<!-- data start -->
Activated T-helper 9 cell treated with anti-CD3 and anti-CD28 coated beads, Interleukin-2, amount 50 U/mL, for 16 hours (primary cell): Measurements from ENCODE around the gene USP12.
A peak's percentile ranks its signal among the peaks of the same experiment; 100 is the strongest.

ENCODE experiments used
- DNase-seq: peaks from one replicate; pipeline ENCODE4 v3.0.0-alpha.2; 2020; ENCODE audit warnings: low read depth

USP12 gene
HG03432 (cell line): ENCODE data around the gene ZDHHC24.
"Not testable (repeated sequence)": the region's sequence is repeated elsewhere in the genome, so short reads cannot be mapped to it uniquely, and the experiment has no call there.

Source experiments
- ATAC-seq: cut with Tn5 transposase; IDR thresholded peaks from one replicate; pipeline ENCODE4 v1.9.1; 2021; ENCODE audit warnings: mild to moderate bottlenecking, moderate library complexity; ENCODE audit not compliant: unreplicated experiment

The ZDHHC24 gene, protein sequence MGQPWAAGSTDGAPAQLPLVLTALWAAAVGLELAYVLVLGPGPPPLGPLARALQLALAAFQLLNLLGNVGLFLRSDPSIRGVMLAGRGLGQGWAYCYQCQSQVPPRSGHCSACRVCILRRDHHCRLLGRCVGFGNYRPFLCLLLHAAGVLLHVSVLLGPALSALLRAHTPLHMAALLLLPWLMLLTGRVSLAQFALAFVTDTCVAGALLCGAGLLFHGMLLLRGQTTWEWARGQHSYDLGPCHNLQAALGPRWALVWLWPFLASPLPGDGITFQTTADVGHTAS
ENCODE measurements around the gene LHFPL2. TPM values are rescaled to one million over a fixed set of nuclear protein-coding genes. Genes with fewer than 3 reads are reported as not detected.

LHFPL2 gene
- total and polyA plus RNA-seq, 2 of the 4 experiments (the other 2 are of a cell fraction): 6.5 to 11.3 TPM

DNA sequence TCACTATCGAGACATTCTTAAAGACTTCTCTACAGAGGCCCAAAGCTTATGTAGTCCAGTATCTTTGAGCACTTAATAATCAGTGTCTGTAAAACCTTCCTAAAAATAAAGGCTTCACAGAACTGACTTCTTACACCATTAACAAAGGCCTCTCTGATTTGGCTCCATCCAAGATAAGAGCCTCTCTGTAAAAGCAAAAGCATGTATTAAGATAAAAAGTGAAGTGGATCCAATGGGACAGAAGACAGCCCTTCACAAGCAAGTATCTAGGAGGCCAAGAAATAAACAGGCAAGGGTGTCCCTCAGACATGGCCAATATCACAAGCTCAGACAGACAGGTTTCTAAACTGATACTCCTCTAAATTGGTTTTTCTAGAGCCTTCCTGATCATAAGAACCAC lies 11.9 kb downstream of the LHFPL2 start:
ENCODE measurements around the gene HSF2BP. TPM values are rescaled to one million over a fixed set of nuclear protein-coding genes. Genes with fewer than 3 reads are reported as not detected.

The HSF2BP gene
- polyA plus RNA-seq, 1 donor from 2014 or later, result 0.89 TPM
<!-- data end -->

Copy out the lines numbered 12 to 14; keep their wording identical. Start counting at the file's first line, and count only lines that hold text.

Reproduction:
LHFPL2 gene
- total and polyA plus RNA-seq, 2 of the 4 experiments (the other 2 are of a cell fraction): 6.5 to 11.3 TPM

DNA sequence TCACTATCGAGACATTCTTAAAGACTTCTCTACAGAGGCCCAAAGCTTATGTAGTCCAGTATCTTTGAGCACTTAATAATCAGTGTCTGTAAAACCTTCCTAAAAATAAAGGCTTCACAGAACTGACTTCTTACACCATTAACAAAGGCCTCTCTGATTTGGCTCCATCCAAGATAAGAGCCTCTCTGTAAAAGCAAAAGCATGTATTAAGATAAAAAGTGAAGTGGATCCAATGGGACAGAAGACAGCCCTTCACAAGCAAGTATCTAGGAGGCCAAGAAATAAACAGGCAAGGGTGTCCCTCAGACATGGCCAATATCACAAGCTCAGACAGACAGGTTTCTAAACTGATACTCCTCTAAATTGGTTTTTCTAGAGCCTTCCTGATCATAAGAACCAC lies 11.9 kb downstream of the LHFPL2 start: